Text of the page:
BEE AND WASP STINGS CAN BE SERIOUS EVEN LIFE-THREATENING! HERE’S WHAT YOU NEED TO KNOW!
Multiple stings are dangerous. Most of the time, an insect sting is just painful and irritating for your dog. Getting stung several times, or stung inside the mouth or throat, is dangerous and requires a trip to the veterinarian.
Bee and wasp stings are poisons. The two most common types of stinging insects are bees and wasps. It’s not the small puncture wound that causes the sting’s pain, but the small amount of poison that is injected.
Most of the time dogs get stung on their faces from investigating a stinging insect too closely. A sting on your dog’s sensitive nose is particularly painful. Some dogs may even get stung on the tongue or inside their mouth or throat if they try to bite or catch an insect. These stings can be dangerous. The subsequent swelling can close your dog’s throat and block his airway.
Watch for allergic reactions. A severe reaction can be caused by a large number of stings or by an allergic reaction. Signs of a reaction include:
A large amount of swelling extending away from the sting site
If your dog is having a severe reaction, you need to take the dog to a vet immediately.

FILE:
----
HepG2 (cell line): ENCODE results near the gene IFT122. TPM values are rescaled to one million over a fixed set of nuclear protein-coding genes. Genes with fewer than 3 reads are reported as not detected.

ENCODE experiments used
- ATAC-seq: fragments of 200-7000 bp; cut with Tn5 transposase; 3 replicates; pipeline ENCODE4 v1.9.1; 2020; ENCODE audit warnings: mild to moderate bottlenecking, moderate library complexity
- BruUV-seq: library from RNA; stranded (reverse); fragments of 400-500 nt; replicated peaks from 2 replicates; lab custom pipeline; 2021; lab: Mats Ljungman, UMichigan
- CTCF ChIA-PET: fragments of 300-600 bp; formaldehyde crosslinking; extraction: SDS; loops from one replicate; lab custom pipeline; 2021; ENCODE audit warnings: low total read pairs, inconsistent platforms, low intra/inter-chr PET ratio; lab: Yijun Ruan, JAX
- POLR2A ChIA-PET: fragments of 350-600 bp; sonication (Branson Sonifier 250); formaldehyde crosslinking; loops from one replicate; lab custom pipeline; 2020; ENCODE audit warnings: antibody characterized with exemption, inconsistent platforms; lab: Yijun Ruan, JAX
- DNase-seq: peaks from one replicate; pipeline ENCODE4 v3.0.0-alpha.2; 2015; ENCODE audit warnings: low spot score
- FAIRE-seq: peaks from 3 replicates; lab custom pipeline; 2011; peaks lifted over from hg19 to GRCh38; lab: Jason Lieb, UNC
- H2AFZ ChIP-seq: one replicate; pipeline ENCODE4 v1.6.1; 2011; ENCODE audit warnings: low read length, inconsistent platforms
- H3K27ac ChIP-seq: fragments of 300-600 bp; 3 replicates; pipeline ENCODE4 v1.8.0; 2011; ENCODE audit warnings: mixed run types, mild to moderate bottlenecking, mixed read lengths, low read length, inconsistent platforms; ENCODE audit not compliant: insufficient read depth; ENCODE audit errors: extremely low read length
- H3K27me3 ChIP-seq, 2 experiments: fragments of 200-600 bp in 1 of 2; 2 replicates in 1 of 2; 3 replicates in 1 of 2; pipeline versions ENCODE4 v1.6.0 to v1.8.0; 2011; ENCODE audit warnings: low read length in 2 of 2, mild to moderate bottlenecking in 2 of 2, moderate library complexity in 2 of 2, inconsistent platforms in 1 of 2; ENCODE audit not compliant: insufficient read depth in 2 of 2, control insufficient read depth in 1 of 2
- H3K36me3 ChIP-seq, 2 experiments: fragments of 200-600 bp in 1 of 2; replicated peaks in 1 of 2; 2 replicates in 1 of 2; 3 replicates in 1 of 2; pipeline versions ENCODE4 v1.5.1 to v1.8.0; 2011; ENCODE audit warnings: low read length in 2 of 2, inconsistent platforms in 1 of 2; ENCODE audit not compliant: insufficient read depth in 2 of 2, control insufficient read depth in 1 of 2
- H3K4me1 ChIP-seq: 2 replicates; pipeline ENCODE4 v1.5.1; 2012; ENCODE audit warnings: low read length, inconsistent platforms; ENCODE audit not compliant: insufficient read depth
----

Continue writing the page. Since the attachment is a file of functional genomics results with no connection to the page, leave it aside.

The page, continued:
Dogs known to have allergies to bee stings or that are experiencing hives, swelling or trouble breathing can be given 1mg/lb of body weight of Benedryl. A 50lb dog can be given 50mg of Benedryl. (But, always consult your dog’s Veterinarian before giving it anything!)
A simple sting can be safely left alone. It should be bothersome only temporarily. If a stinger is still present, try to remove it by scraping it with a fingernail or a rigid piece of cardboard. Avoid using tweezers or forceps to remove it unless absolutely necessary as this may force more venom out of the stinger.
Administer a remedy for the pain. Applying a weak mixture of water and baking soda to the affected area will help reduce the pain. You can also wrap ice or an icepack in a towel and apply it to the wound to reduce swelling and pain.
Maintain a watchful eye on your dog. Observe your dog closely after the sting incident to ensure an allergic reaction doesn’t develop. If several days pass and the swelling doesn’t go down, notify your veterinarian.
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